Fooled by Marketing Metrics – part 1

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Yet another rant that will get me in even more trouble than I was before, trying to find a role in technical marketing. This time I want to show you some of the tricks marketing uses that are in my book an insult to the intelligence of the customer. The first thing I would like tot tackle are the SAVINGS.

Savingsahead

The Savings

Yesterday there was an online discussion about space savings. Something in the line of “look a this screenshot that proves you we have 700:1 space savings”. The problem you have here is that we are using the current results to prove a historical difference. Let me elaborate with a practical example.

  • Yesterday: I had 10 VMs of 100GB each (1TB total). They all change 5GB of unique data per day. I am doing a full backup in the weekend and 1 incremental a day which results in 1.3TB of backup storage. I now have a total of 2.3 TB of storage.
  • Today: I just installed this flashy new technology that does thin provisioning, compression and deduplication. Now I get an average of 10:1 data reduction on my production storage which results in having only 100GB of production data. As I have deduplication built-in I don't really need a full backup anymore as it is pointing to the same blocks. I will however need those 5GB of unique data and for the sake of the example let’s use that same 10:1 data reduction. So now we end up with 100Gb of production and 35GB of backup data, which is a total of 17.5:1 reduction to the original 2.3TB.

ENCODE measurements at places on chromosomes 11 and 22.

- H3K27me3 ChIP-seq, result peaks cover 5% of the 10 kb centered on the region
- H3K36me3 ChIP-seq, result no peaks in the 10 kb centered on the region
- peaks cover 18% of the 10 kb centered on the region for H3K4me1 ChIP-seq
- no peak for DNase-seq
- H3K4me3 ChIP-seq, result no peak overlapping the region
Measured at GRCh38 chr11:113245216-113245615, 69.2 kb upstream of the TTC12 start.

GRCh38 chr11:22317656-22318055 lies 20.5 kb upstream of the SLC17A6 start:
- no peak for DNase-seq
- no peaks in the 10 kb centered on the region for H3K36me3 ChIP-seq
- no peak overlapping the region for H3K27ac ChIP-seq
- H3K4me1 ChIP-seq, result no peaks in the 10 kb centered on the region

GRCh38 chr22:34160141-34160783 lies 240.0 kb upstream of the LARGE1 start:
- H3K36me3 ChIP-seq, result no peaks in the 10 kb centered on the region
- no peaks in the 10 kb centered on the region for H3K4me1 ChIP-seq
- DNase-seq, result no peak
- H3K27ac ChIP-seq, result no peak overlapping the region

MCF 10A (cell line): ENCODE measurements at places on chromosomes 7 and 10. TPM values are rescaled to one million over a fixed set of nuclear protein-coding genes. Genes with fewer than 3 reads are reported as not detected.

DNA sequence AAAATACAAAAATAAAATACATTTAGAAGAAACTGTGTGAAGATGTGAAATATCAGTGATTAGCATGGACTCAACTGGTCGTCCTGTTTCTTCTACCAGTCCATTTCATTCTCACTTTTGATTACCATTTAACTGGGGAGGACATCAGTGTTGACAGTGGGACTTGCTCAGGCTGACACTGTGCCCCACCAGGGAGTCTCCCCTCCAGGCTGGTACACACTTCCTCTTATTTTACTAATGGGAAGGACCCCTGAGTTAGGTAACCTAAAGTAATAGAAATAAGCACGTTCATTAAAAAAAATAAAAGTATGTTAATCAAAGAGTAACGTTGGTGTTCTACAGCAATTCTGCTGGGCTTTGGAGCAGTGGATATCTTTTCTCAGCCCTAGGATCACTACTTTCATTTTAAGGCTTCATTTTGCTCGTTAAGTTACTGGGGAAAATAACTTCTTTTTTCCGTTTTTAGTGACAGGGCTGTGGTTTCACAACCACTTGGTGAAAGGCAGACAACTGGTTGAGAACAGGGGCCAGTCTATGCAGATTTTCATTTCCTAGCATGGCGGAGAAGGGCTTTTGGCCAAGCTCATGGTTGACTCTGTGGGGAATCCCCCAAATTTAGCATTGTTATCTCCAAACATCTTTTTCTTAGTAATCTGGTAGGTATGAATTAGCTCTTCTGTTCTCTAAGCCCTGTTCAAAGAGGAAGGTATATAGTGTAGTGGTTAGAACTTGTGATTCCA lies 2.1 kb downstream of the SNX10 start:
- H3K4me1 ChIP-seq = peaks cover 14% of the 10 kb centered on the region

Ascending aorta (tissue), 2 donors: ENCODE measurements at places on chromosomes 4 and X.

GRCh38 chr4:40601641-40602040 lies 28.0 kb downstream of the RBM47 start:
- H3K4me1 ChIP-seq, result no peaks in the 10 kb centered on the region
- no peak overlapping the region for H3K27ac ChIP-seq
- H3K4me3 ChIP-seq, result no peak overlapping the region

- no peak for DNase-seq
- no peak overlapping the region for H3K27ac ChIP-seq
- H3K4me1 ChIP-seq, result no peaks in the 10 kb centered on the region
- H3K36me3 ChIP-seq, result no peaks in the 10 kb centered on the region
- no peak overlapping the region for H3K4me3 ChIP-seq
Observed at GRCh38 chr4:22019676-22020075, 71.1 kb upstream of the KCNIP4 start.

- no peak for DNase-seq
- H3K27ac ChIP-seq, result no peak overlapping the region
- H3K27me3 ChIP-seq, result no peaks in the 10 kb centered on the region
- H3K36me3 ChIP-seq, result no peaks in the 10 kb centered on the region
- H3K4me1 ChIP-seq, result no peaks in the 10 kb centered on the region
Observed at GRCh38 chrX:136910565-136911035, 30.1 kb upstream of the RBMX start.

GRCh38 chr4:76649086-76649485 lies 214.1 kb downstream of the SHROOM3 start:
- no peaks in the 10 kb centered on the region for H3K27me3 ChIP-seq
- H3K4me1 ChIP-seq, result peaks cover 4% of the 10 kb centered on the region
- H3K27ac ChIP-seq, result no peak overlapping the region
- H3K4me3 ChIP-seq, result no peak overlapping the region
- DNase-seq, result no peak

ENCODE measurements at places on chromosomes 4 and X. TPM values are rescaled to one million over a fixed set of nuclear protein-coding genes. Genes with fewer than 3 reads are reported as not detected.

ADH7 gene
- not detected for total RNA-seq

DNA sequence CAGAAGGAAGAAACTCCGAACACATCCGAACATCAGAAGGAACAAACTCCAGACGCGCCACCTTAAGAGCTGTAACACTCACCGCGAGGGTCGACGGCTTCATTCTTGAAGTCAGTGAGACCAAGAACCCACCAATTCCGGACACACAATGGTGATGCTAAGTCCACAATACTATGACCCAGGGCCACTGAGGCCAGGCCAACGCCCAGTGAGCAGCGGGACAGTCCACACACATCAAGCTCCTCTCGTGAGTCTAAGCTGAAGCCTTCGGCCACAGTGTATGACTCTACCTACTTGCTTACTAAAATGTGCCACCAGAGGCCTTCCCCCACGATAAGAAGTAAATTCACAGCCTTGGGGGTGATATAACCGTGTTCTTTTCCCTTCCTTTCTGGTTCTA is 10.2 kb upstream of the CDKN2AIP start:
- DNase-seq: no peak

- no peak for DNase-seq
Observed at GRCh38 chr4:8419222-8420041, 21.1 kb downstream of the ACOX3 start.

• Tomorrow: because I don’t have to take full backups and taking an increment has little to no impact we can take a recovery point every hour. This gives 24 recovery points a day but there is not really more data change so we have 5GB/24 data per point extra but we do have 7*24 data recovery points. Now how does this look for savings? The exact SAME.

Savings3

What marketing will want you to believe is that you did savings on 1680 x 100GB VM or 168TB of used storage. This is not true as you were not spending it in the first place! If you had no need for more than 1 recovery point per day this is not saving you anything more.

My Take

SAVINGS is what you would not pay what you are paying TODAY! That being said there could be extra advantages by using new technology in other ways for example by lowering the cost of RPO/RTO.

 

Next time I want to talk about why “Dollar per Metric” is a fallacy as well.

 

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6 comments

  1. Hans,

    I like the premise of the post, however there are a few considersations that weren’t mentioned, which I’d like to mention now.

    1. Lots of customers have constraints. Sometimes the 1 recovery point per day isn’t their requirement, but all the budget allows for. Showing the potential for a shorter RPO valid

    2. Customers looking a new storage solutions typically don’t look at what they are doing today. Customers are looking at the next 36-72 months (depending on refresh cycle). The future may hold different requirements then what is currently being practiced in their environment today.

    There is nothing wrong with showing the potential of a product. However, I do agree with you that using that potential as a selling/marketing tool for a customer that has no use for it is insulting.

    -Josh

    1. You hit exactly what I was trying to say; ‘showing the potential for a shorter RPO‘ is an additional benefit or sales argument but it doesn’t add up as a SAVINGS metric. Your second point into looking to the future is exactly what I will hit on in part 2: the ‘Dollar per Unit‘ fallacy!

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